Trempealeau County District Attorney Taavi McMahon has agreed to serve as a special prosecutor to investigate allegations by Vilas County Sheriff Frank Tomlanovich that some members of the Vilas County Board of Supervisors may have violated the state’s open meetings law in 2011.
Tomlanovich filed a formal complaint alleging violations of state law when working on the county’s then-proposed 2012 budget.
McMahon said he doesn’t know how long his investigation will take, but he will have the aid of a private investigator in his query.
The supervisors accused by the sheriff of committing the violation were members of the county’s finance and budget committee in 2011. They include board chairman Steve Favorite and supervisors Chris Mayer, Charles Rayala, Jim Behling and Linda Thorpe.
Favorite denies Tomlanovich’s allegations that anything illegal occurred.
“I drafted all of the amendments that were brought up at the county board meeting with the aid of the county clerk and then they were reviewed by the corporation counsel,” Favorite said. “I am surprised I was not interviewed for his complaint. I haven’t reviewed the complaint yet, but I deny that anything illegal took place.”
Tomlanovich had contacted District Attorney Al Moustakis who he says never took action on the matter. Since then Tomlanovich wrote a June 1 letter requesting the Wisconsin Attorney General’s office investigate the matter. The AG’s office responded and said the investigation should be handled by the local district attorney. On Aug. 24, Tomlanovich filed a formal complaint with Moustakis who then said a special prosecutor would handle the case. McMahon then agreed to handle the investigation a short time later.
In the investigative report conducted and provided by the sheriff’s department that listed details of the alleged violation, Tomlanovich claimed:
“Between Oct. 18, 2011, and Nov. 8, 2011, members of the Finance and Budget Committee of the Vilas County Board of Supervisors held one or more illegal meetings for the purpose of formulating a plan, and an agenda, to amend Vilas County’s preliminary 2012 budget.”
The preliminary budget had been prepared by the committee during a two-day meeting held in open session on Oct. 17 and 18 in 2011. The preliminary budget was to be presented to the full county board at its meeting on Nov. 8, 2011.
No other posted meetings of the committee were held before the county board’s budget meeting.
Tomlanovich said that at the Nov. 8 meeting: “It was readily apparent that the members of the Finance and Budget Committee had made numerous amendments to the proposed budget that was prepared during the Oct. 17 and 18 meeting. From the reaction of the other board members it was equally apparent that none of the affected committee chairpersons were consulted about these amendments.”
Tomlanovich said that working off a printed agenda the members of the finance and budget committee made multiple motions that were discussed and voted on that removed all of the items from a proposed bonding issue. Additional motions were made that resulted in further cuts to various department budgets.
“At one point (supervisor) Mr. (Erv) Teichmiller asked chairman Favorite about the ‘agenda’ they were working off of. Mr. Favorite denied there was an agenda, despite the fact he was holding the document in his hand when he denied its existence.”
“Throughout the meeting I sat behind and slightly to the left of Mr. Behling, I could clearly see him holding and reading from the very document that Mr. Teichmiller was referring to. From my position I could see that supervisors Linda Thorpe and Ed Bluthardt also possessed the same document.”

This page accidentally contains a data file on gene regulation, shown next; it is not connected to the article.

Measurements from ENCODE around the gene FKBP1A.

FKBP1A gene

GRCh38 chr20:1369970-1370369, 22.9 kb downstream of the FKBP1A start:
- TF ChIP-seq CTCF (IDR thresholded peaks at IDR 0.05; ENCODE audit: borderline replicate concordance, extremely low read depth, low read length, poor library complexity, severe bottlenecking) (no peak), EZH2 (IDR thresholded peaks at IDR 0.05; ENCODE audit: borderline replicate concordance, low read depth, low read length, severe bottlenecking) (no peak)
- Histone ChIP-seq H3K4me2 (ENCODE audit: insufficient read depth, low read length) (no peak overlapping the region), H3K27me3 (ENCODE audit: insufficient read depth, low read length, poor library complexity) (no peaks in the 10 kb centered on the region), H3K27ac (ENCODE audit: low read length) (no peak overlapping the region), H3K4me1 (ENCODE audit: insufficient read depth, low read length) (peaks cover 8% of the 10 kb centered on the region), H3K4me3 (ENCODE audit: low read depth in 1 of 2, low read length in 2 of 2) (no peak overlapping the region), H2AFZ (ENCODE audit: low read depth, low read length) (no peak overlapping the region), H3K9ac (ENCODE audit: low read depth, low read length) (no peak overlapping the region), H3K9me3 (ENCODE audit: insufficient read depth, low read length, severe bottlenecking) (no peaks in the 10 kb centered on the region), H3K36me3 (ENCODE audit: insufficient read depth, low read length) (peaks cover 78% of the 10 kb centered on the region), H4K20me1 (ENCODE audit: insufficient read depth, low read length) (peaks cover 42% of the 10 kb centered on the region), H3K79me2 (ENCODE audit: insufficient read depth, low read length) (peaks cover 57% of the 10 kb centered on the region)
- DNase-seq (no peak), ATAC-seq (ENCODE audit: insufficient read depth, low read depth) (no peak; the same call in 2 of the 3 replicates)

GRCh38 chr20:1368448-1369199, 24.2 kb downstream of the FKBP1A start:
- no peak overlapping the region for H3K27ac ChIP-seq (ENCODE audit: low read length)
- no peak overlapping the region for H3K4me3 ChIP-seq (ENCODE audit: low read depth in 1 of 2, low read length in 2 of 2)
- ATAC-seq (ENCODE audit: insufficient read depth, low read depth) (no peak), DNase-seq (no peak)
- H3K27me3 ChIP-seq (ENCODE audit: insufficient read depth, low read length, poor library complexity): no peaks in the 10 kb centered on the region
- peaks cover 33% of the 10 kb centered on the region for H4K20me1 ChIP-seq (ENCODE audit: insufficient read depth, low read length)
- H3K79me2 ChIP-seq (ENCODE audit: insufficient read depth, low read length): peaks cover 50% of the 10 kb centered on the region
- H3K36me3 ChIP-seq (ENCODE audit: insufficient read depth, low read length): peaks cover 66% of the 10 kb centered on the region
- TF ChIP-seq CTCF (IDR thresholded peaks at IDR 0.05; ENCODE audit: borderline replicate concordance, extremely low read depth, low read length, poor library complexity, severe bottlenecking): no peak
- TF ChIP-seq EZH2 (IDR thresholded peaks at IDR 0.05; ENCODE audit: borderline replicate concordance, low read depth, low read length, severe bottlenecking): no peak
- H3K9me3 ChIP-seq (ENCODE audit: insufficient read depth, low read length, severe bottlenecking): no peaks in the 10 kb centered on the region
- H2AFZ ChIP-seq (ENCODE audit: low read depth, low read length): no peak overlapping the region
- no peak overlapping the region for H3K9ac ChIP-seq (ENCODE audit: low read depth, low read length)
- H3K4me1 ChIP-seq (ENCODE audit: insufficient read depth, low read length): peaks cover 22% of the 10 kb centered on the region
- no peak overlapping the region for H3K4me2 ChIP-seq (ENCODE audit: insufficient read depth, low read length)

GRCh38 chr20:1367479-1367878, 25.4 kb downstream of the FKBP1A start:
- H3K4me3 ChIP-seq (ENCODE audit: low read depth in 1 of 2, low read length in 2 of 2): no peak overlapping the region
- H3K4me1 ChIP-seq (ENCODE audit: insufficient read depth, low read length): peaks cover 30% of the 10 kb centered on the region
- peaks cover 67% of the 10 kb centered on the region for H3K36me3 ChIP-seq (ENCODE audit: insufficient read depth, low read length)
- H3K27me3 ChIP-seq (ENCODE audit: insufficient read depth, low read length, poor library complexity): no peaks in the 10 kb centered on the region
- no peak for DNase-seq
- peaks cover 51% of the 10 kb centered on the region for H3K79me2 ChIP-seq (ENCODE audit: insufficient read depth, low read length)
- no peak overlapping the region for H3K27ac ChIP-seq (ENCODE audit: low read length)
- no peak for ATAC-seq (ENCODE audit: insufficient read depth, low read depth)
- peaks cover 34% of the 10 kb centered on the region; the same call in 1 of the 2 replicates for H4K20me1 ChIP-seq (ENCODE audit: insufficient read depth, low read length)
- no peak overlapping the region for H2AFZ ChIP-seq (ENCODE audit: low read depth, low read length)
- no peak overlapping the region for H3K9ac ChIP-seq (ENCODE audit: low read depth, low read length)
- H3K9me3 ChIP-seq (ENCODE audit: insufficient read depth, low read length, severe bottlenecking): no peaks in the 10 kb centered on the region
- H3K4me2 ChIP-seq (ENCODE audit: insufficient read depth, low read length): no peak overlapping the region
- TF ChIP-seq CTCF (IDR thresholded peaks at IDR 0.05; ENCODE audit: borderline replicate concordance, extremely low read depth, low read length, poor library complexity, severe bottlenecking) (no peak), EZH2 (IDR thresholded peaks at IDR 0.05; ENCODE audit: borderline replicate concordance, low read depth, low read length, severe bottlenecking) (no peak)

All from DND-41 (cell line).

Copy of “agenda”
Tomlanovich said that after the meeting Supervisor Emil Bakka gave a copy of the finance and budget committee’s “agenda” to an employee of the sheriff’s department. The document was entitled “Anticipated motions to amend the proposed 2012 budget.”
Meeting secretly recorded
Tomlanovich said in the report that after the county board passed the budget he had a meeting with Favorite in which they discussed how and why changes were made to the budget after the two-day workshop was held. Tomlanovich recorded the meeting and Favorite said he was never told his conversation with the sheriff was being recorded. Wisconsin law only requires that one party involved in a taped conversation be aware that it is being recorded.
According to a recording of the meeting provided by Tomlanovich, Favorite said to him that changes had to be made because the bonding for projects can’t be part of the budget. He said that had to be removed from budget and thus they had to find spending cuts to make up for the $1.7 million hole in the budget.
“So this is such a significant matter that rather than try to call a third day of meetings and try to sort through this, we could have done that, I talked to Chris Mayer we should take what we’ve got to the full board because everybody could be affected by it and then the full board can debate it,” Favorite is heard saying on the recording.
According to the transcript and audio tape of the meeting, Favorite goes on to say:
“A lot of what we in finance worked on between the budget hearings and the county board meeting, we don’t want to start leaking out information and get everybody riled up over nothing. Let’s just do things in good order. Let’s just take our ideas to the board and then we’ll decide them.”
Tomlanovich said the recorded conversation with Favorite “indicates the above named defendants held one or more meetings for the purpose of conducting county business and did so in violation of Wisconsin statutes 19.83(1) and 19.84(1)b by failing to hold meetings in open session and failing to give public notice of those meetings.
Joe VanDeLaarschot may be reached at firstname.lastname@example.org.